Bible doctrine is the word of God the Father. (Hebrews 4:12) It is the mind of Christ (I Corinthians 2:16) and the voice of God the Holy Spirit. (Hebrews 3:7) The Word of God is profitable for doctrine (the body of teaching that we believe), for reproof (the Word of God is a mirror into our souls so that we can evaluate ourselves before God), for correction (once we evaluate ourselves and find there needs to be corrective action, the Word of God gives the correct course of action), and for instruction in righteousness (once we discover the right course of action, the Word of God gives us a blueprint of how to accomplish our goal). (II Timothy 3:16)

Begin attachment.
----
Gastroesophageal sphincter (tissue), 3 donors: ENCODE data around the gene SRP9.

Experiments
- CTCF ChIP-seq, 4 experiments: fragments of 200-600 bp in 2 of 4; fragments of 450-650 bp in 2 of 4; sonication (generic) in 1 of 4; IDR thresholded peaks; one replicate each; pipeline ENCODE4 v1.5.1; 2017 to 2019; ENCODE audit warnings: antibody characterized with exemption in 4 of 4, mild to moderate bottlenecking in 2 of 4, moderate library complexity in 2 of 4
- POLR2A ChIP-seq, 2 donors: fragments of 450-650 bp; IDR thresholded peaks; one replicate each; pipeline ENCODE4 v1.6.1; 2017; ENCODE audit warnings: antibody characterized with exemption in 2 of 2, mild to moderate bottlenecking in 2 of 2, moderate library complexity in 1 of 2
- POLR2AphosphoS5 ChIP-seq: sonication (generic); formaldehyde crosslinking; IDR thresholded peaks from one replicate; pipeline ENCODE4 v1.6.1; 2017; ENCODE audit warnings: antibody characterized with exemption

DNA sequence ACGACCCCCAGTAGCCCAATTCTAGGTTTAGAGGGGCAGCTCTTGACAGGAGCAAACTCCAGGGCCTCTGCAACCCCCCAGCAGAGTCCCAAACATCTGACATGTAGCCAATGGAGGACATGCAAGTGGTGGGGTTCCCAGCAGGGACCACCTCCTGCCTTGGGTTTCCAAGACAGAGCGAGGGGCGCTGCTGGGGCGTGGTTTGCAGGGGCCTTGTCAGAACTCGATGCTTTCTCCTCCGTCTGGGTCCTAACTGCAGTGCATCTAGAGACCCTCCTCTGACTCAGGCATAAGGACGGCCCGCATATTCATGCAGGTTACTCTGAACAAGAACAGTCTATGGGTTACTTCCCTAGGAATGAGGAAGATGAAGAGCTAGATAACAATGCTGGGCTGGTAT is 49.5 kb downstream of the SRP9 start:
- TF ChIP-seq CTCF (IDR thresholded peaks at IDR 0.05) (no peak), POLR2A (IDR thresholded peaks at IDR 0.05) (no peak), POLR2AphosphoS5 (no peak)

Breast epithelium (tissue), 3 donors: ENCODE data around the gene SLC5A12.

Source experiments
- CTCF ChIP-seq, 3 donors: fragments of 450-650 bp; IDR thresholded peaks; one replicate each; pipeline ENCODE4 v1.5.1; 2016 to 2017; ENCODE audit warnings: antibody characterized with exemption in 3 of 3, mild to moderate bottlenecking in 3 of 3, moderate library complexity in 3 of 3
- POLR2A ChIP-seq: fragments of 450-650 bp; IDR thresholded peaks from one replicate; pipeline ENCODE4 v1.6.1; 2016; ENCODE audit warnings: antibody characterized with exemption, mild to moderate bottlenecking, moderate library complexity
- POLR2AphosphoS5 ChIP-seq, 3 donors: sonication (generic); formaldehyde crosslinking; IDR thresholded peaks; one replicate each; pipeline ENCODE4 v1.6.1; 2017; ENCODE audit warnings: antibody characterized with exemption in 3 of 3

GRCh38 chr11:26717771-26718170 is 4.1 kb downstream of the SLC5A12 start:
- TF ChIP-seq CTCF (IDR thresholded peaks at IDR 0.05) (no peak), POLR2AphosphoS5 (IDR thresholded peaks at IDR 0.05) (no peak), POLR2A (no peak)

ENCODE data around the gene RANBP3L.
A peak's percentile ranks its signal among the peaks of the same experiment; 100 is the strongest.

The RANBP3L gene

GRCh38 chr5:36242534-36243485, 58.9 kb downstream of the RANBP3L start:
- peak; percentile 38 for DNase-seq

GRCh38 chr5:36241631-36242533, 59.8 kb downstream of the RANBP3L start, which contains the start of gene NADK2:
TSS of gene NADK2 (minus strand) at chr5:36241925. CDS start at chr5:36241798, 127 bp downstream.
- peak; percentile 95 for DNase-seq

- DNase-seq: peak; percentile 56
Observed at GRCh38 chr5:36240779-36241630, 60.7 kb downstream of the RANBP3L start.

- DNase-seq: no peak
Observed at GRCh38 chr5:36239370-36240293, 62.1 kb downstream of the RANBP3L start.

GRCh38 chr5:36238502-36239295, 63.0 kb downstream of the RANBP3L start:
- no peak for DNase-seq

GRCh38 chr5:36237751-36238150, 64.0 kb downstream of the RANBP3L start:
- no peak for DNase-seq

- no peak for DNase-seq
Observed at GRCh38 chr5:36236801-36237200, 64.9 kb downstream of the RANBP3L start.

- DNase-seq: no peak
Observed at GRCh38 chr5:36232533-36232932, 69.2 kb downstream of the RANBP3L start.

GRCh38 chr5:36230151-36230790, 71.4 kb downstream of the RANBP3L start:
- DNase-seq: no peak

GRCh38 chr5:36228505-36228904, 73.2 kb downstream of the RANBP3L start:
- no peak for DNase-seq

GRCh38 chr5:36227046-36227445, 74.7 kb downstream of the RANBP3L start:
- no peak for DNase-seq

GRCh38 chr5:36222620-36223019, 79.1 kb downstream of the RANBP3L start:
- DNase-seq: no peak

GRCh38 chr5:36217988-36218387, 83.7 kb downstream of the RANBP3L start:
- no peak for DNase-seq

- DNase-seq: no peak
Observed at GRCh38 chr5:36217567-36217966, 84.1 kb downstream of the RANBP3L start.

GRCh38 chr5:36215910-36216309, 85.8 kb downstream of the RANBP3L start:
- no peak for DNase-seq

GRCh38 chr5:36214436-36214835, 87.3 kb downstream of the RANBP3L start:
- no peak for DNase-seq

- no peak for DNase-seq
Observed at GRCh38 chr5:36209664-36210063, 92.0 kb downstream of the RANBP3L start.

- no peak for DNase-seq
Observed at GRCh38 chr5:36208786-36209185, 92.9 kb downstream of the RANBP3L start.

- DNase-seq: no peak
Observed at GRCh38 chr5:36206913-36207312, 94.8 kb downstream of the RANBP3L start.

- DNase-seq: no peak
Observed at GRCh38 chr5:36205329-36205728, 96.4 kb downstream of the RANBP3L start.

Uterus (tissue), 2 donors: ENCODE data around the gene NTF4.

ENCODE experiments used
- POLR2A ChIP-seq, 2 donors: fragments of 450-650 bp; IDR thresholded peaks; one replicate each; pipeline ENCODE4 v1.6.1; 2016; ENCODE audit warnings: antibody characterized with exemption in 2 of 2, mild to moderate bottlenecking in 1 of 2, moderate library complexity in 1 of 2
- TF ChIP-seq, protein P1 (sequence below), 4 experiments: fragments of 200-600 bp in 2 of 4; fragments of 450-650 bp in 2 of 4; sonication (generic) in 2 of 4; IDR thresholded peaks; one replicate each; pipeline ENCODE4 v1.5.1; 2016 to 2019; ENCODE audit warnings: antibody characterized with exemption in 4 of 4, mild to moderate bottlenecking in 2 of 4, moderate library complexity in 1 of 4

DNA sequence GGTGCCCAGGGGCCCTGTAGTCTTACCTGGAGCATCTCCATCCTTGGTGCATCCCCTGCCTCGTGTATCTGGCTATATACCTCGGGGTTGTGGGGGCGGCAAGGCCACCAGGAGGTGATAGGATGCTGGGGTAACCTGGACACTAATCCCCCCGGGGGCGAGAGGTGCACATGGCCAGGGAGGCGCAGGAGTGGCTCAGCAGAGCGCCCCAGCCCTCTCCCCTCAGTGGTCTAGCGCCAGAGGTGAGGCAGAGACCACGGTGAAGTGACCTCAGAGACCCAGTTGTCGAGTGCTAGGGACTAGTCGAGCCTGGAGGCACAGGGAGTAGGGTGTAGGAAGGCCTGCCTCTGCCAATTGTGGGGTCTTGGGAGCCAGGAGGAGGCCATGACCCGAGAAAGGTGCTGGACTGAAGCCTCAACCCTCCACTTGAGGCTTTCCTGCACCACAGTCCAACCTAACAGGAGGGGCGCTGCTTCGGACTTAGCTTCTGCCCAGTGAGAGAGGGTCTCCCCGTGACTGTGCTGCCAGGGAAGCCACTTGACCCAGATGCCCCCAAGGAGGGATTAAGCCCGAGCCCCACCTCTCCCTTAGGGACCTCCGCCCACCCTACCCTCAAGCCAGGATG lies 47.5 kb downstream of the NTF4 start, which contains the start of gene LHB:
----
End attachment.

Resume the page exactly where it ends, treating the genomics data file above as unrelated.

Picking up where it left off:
We learn Bible doctrine under the filling (control and guidance) ministry of God the Holy Spirit. (John 16:12-13) God has given to the local church certain men with the gift of pastor/teacher for the communication of doctrine, systematically. (Ephesians 4:11-16) We are also commanded to spend time in personal study of God’s Word. (II Timothy 2:15, Isaiah 28:9-10) It is important to remember that no one passage of Scripture stands alone. We must always study by comparing Scripture with Scripture. (II Peter 1:20-21)
Paul wanted these believers in Rome to be fully aware that he had desire to come and visit them. No doubt they knew of Paul, as well. The word ignorant in the King James Bible is the Greek word “agnoeo” meaning to be unaware.
Oftentimes I purposed to come to you, refers to previous times where Paul had scheduled trips to Rome, but was stopped by God from going. Let in the King James Bible is an old English word meaning to hinder. The Greek word for let is “koluo” meaning to hinder, forbid or restrain.